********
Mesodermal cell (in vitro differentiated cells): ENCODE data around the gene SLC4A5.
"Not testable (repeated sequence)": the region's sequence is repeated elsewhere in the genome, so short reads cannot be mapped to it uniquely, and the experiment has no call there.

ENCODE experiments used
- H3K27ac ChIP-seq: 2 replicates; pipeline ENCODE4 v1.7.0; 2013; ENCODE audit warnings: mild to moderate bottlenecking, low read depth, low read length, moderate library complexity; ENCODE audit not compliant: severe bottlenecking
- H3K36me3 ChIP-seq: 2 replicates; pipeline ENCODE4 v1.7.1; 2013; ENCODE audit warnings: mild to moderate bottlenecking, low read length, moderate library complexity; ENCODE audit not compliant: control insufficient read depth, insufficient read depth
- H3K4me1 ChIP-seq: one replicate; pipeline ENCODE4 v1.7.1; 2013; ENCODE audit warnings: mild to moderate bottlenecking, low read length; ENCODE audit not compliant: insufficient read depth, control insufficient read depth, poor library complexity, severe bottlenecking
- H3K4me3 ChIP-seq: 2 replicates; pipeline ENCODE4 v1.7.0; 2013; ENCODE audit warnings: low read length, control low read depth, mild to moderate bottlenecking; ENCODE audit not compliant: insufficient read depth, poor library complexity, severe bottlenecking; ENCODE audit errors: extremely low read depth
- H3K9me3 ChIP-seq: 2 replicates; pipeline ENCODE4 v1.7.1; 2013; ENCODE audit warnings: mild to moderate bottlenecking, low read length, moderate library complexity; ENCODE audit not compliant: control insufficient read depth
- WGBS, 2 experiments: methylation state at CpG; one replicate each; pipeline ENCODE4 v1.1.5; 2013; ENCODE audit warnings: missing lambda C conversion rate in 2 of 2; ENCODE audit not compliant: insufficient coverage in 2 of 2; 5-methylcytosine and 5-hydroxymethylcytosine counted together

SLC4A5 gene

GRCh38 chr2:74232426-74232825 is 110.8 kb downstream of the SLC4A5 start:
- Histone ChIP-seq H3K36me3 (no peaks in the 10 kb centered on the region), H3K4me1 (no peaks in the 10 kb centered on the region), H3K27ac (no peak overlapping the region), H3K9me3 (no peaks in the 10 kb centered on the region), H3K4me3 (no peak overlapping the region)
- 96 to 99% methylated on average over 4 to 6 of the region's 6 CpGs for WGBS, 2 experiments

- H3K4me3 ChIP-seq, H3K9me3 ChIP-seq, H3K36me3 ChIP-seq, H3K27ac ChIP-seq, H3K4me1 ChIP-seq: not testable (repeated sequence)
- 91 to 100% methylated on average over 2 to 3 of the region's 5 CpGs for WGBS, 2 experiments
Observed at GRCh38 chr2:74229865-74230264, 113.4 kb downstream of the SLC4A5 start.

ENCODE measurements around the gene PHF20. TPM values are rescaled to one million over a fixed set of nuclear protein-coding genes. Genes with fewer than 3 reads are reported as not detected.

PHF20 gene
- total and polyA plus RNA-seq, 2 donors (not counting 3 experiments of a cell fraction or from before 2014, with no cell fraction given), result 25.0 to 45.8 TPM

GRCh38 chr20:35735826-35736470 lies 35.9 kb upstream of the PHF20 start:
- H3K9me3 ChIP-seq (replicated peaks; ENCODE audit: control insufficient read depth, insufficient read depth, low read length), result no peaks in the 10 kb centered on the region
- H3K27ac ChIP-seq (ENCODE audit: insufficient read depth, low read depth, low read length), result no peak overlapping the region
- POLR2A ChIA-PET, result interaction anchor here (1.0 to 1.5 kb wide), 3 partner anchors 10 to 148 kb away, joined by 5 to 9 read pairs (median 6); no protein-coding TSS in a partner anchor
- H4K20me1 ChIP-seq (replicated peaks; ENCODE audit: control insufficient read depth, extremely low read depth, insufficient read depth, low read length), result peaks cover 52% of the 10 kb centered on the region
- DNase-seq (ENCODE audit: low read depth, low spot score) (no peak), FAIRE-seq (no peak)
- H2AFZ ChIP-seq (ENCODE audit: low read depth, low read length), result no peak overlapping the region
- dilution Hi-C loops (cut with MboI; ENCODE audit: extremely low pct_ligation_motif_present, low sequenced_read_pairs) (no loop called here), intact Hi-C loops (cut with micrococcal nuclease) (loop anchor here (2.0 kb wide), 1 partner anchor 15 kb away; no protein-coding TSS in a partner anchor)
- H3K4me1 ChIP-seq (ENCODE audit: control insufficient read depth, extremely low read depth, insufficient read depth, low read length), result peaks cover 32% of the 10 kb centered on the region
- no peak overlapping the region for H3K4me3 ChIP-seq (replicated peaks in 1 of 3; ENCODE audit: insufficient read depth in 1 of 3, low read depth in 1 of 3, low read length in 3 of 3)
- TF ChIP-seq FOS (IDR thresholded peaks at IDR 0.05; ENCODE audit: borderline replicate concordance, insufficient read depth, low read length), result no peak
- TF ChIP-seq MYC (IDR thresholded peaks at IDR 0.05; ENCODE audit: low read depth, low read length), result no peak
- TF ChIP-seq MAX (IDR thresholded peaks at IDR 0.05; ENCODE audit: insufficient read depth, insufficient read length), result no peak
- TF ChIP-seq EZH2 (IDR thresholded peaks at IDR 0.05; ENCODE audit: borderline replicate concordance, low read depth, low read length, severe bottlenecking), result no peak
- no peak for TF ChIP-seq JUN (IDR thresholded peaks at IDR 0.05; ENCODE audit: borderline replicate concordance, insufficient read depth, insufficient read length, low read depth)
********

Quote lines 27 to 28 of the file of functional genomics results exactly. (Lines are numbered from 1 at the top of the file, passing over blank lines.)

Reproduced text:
- dilution Hi-C loops (cut with MboI; ENCODE audit: extremely low pct_ligation_motif_present, low sequenced_read_pairs) (no loop called here), intact Hi-C loops (cut with micrococcal nuclease) (loop anchor here (2.0 kb wide), 1 partner anchor 15 kb away; no protein-coding TSS in a partner anchor)
- H3K4me1 ChIP-seq (ENCODE audit: control insufficient read depth, extremely low read depth, insufficient read depth, low read length), result peaks cover 32% of the 10 kb centered on the region